August 11, 1917 (12th Parliament, 7th Session)

LIB

Daniel Duncan McKenzie

Liberal

Mr. McKENZIE:

I see that the minister stands iby the Act, but I wish to point out to him as a lawyer who has had a good deal of practice in matters of this kind, that to send a man up under an indictment is a very serious matter. If a man is brought up with a view to his being indicted under this Act he comes before the magistrate or he elects to fake the privilege which the minister points out. Then the magistrate has to send him to jail. He (applies for bail. The magistrate has no power to take bail. If he is brought before a magistrate under this Act and he says: " I will not agree to be tried summarily before you, I want to be tried by a jury," what must the magistrate do? He must send him to 'jail. If he is sent to jail he must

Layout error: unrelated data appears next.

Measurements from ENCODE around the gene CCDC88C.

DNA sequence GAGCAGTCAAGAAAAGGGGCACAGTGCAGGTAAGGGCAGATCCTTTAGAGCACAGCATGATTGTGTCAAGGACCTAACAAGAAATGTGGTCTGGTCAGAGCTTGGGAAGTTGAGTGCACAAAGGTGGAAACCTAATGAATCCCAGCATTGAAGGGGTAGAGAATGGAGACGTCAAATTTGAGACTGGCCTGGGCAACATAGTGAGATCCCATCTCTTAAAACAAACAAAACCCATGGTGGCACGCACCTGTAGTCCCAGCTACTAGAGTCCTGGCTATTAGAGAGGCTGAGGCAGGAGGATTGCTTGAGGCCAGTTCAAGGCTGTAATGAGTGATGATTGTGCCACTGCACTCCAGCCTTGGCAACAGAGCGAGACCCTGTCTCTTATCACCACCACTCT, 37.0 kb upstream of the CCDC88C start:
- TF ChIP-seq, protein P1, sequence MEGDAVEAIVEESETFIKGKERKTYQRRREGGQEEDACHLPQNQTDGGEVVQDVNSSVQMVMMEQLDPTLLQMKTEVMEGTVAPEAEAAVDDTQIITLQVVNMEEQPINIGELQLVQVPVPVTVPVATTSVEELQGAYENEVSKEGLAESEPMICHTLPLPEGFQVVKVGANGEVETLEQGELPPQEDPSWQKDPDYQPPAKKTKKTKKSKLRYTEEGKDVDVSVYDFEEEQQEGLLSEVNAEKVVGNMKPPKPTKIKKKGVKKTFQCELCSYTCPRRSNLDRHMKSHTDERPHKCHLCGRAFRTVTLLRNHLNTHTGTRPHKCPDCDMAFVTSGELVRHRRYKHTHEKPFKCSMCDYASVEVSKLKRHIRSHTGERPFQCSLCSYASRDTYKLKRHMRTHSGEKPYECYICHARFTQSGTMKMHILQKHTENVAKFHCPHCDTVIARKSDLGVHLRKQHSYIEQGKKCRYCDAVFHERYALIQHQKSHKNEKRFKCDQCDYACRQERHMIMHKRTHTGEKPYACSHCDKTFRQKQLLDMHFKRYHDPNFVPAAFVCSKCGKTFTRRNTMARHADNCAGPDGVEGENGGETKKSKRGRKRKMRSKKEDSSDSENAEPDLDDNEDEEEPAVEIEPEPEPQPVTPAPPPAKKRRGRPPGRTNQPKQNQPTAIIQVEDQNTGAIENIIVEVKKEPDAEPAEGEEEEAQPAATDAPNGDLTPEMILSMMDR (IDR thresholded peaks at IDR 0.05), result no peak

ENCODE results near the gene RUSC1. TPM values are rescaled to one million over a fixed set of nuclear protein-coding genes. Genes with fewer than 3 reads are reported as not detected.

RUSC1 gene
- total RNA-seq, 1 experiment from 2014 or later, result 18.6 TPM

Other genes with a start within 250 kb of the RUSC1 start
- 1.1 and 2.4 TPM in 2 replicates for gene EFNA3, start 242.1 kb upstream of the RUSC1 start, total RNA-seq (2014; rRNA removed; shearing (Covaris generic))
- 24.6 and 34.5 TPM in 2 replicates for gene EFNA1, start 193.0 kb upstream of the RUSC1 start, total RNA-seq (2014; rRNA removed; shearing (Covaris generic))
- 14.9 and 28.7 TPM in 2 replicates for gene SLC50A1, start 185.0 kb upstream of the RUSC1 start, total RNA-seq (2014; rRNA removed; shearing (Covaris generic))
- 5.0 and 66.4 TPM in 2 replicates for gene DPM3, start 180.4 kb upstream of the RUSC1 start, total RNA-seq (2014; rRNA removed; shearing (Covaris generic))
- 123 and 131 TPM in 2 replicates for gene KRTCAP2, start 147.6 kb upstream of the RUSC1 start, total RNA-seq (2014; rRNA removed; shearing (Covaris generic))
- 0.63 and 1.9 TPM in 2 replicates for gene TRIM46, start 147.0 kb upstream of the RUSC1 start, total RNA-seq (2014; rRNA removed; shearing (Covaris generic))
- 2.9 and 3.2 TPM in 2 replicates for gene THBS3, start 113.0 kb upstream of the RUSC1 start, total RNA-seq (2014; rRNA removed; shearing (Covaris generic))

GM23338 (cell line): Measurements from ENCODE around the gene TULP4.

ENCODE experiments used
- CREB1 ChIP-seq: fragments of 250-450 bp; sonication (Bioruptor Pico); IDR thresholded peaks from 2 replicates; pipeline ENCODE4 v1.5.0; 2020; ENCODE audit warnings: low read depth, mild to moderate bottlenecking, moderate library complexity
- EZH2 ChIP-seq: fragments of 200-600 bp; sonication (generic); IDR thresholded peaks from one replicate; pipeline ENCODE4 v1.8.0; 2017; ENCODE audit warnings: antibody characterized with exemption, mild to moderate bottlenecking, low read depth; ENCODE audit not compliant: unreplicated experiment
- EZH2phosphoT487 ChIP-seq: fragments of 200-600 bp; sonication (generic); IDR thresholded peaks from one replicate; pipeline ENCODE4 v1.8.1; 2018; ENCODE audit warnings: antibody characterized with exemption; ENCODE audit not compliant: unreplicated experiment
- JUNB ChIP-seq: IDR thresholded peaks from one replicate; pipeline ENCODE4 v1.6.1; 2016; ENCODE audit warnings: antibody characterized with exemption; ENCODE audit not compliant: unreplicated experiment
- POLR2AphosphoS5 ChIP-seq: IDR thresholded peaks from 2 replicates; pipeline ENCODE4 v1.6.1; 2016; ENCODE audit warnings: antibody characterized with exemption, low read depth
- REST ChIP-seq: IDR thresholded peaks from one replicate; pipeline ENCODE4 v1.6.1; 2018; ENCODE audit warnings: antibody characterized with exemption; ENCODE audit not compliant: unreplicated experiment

get an order from a county court judge to get bail. It is true that there is a provision by (which the magistrate is permitted to say: " The evidence is not strong, I will simply hold you over for trial, and I will take bail myself." The magistrate can say that, but if the evidence is strong and he commits for trial it is beyond his power absolutely to take bail and the man must go to jail and then apply to a supreme or county court judge for authority for some magistrate to give him bail. It is for this reason that I am bringing the matter to the notice of the minister.

Topic:   XI, 1917
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